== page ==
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Wars Against the Kurds Never Become World’s Issue

<i> Vera Beaudin Saeedpour directs the Kurdish program of Cultural Survival, an organization of anthropologists based at the Peabody Museum at Harvard. Her commentary is from Pacific News Service. </i>

Flushed with victory and satisfied that the international community will react with little more than rhetoric and reports, the government of Iraq waited only 24 hours after the cease-fire with Iran to mount a full-scale attack against a Kurdish population that once numbered 3.2 million in northern Iraq. The aim is to finally break the back of the Kurdish forces that have struggled for decades to regain control over their homeland and their lives.

What the world is sitting by and allowing to happen is more than the final phase of a protracted guerrilla war; it is the last stage of a campaign of annihilation launched 25 years ago. Iraq’s chemical attacks against the Kurdish town of Halabja last March convinced the government that it could crush Kurdish resistance once and for all by destroying civilians with impunity.

In 1963 Iraq initiated the first phase of the campaign with an Arabization policy, forcibly removing Kurds (an Aryan people ethnically related to Iranians) from Iraq’s oil-rich regions. The Kurds were simply carted away in lorries from their mountains to remote desert areas in the south.

In 1974 security belts were created running the length of Iraq’s borders with Iran, Turkey and Syria; 20 million Kurds lived under these four powers since the end of World War I, when their ancestral lands were divided up by the victorious Allied powers. Kurdish villagers were again driven out, their homes razed, the refugees herded into “strategic villages.”

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A new stage began in 1985 with the destruction of 781 villages over a two-year period. Arab tribes were imported to take over the Kurdish lands.

The final stage to dispossess the Iraqi Kurds is now under way. Earlier this year four Iraqi divisions, four battalions and two armored brigades attacked and destroyed more than 500 villages. The men were taken as prisoners of war, the women and children driven off to unknown destinations. Of 5,000 villages extant in Iraqi Kurdistan in 1975, nearly 4,000 have now been destroyed.

Sporadic chemical attacks against Kurdish civilians were reported as early as 1984, escalated in April, 1987, but attracted the attention of the world community only with the atrocity at Halabja in March. Thousands died. Scenes of the grim deaths were publicized the world over. Apprehension over the proliferation of chemical warfare moved even the most powerful nations to express revulsion.

But the victimization of Kurdish civilians and the endangerment of Kurdish survival never became the issue. Kurdish leader Jalal Talabani, granted a visa to visit American officials in the United States, warned that a genocide was under way in Iraqi Kurdistan. To no avail.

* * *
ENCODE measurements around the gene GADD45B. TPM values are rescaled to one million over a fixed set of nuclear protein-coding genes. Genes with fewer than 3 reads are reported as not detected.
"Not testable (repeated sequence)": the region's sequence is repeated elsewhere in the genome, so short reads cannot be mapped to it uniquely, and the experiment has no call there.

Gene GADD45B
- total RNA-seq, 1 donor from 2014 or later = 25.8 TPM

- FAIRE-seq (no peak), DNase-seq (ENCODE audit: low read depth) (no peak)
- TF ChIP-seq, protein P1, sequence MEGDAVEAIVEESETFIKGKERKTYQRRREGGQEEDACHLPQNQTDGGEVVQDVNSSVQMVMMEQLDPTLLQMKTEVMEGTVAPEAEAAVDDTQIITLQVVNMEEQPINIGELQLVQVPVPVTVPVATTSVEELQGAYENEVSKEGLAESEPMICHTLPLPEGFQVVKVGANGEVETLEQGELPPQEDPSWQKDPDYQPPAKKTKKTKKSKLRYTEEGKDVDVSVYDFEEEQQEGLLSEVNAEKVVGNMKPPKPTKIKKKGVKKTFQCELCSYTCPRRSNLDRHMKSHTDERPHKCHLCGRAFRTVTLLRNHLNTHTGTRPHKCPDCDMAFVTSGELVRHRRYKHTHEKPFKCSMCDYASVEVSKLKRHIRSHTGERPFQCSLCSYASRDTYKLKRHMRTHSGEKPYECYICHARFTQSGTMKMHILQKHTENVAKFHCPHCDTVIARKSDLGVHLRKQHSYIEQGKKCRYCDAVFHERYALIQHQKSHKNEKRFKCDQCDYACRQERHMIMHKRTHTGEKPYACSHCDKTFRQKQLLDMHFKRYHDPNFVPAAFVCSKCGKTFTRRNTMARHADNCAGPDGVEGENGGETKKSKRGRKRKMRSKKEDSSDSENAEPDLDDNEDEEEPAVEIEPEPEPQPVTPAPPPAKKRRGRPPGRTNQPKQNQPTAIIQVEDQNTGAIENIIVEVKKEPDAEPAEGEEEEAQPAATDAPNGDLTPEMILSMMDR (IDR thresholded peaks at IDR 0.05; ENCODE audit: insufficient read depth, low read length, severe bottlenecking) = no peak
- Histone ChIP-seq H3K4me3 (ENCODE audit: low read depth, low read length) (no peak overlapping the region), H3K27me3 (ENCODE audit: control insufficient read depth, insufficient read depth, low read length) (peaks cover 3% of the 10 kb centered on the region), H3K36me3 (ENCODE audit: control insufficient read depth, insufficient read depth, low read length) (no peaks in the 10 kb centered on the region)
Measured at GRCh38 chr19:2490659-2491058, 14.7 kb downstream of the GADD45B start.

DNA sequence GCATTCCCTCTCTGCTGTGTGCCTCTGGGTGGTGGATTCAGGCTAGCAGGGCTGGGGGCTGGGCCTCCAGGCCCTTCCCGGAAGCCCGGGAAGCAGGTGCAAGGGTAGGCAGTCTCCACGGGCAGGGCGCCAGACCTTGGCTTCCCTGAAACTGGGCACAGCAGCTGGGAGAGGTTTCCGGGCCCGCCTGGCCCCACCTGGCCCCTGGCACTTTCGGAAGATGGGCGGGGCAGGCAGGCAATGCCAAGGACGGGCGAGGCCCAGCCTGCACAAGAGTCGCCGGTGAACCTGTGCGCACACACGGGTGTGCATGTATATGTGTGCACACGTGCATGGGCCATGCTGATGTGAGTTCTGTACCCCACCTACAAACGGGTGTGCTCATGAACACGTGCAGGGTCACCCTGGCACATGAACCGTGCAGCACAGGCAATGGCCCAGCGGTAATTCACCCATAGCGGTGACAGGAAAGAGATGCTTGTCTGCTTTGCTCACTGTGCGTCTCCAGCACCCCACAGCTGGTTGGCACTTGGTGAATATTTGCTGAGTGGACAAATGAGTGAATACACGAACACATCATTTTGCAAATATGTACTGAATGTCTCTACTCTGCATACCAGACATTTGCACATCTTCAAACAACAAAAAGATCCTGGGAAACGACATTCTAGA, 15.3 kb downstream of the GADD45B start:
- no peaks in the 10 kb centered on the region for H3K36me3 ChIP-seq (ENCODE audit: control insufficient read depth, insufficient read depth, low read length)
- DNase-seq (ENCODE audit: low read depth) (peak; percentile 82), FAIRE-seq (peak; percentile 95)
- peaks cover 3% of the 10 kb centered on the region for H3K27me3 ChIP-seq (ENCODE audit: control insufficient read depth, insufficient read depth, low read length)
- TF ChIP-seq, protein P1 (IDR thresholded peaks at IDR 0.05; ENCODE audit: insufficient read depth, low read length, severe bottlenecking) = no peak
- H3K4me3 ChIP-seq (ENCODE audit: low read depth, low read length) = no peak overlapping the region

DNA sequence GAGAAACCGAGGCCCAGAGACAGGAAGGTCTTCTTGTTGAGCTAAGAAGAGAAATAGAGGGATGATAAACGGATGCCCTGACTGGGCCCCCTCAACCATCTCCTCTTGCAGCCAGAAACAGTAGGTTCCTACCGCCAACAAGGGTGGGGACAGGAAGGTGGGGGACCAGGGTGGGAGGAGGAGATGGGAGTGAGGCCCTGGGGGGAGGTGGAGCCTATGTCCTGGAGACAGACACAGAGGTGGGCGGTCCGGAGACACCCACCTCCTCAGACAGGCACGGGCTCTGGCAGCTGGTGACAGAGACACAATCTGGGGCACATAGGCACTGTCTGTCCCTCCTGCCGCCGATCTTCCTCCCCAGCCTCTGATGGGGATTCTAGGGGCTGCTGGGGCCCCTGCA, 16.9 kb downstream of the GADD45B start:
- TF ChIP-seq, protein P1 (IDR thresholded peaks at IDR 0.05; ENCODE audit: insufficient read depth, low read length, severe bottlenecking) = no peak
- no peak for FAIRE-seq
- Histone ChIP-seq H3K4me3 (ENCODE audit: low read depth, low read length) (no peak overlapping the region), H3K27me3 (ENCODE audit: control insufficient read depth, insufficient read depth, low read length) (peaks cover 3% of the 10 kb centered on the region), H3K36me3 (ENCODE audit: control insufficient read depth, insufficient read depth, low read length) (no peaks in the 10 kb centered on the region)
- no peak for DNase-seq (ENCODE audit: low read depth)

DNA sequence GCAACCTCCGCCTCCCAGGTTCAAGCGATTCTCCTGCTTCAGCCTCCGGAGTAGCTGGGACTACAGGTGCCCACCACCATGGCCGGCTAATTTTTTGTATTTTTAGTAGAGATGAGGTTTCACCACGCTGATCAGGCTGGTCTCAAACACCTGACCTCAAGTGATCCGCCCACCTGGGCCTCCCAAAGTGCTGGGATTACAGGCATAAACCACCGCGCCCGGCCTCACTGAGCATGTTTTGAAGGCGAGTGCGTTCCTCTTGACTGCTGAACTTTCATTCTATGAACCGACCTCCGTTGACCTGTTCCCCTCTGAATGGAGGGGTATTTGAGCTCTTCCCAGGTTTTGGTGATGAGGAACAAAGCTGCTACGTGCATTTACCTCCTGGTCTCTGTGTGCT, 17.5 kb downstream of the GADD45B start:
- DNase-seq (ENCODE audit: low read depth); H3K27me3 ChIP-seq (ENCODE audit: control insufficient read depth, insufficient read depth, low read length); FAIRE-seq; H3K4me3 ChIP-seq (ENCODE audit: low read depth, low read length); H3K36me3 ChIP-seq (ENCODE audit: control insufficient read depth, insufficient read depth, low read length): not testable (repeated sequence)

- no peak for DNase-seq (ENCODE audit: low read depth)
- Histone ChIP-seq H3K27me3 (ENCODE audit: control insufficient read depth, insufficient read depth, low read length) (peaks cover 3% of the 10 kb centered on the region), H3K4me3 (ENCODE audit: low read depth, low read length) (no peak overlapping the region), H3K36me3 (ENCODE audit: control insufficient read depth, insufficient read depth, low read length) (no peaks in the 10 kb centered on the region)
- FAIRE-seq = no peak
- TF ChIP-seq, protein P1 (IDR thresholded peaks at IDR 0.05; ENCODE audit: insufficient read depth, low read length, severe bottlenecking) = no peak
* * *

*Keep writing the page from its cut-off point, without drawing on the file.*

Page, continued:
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Now it has come to pass. Since Aug. 25, chemical attacks against civilian Kurdish villagers have been mounted daily. About 60,000 Iraqi soldiers are fighting Kurdish guerrillas who are acting as a buffer between four Iraqi armies and the fleeing civilians. In less than one week 100,000 Kurds--85% of them women, children, elderly and wounded--have fled across the Turkish border; 100,000 to 150,000 more are trapped and in imminent danger inside Iraqi territory.

Turkey’s Prime Minister Turgut Ozal has announced that his country will grant “conditioned temporary refuge for the fleeing Kurds,” but this, too, is an uncertain fate. For most of the past 63 years, successive regimes have denied and punished any manifestation of the ethnic existence of millions of indigenous Kurds within Turkey’s borders. Even now the Turkish prime minister and the Turkish press refer to the fleeing Kurds of Iraq not as Kurds but as Iraqi citizens.

Back in January, 1977, Roger Baldwin of the International League for Human Rights brought to the attention of the U.N. Committee on Racial Discrimination Iraq’s “executions, torture, mass detention and the deportations of tens of thousands of Kurdish people in an apparent effort to destroy the Kurdish ethnic group.”

Like the league, Amnesty International has documented and publicized the massive escalation of these odious activities, only to be met by persistent denials by the Iraqi government.

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To date the United Nations has done nothing to forestall the destruction of Iraqi Kurdistan by the same regime about which Baldwin complained in 1977. In its latest roll-call vote, the U.N. sub-commission on human rights called for human rights to be respected in Haiti, El Salvador, Guatemala, Albania and Chile, but decided not to take any action on texts relating to the human-rights situations in East Timor and Iraq.

Divided by borders that they never made, dispossessed of their lands, denied their cultural heritage, endangered by heinous regimes at home and the silence of vested interests abroad, the Kurds are infinitely closer to many of our histories than their remote homelands indicate.

Where is the nation, east or west, to demand an emergency meeting of the United Nations and an immediate cease-fire to stop this massacre? And why is the Muslim world sitting back in silence?


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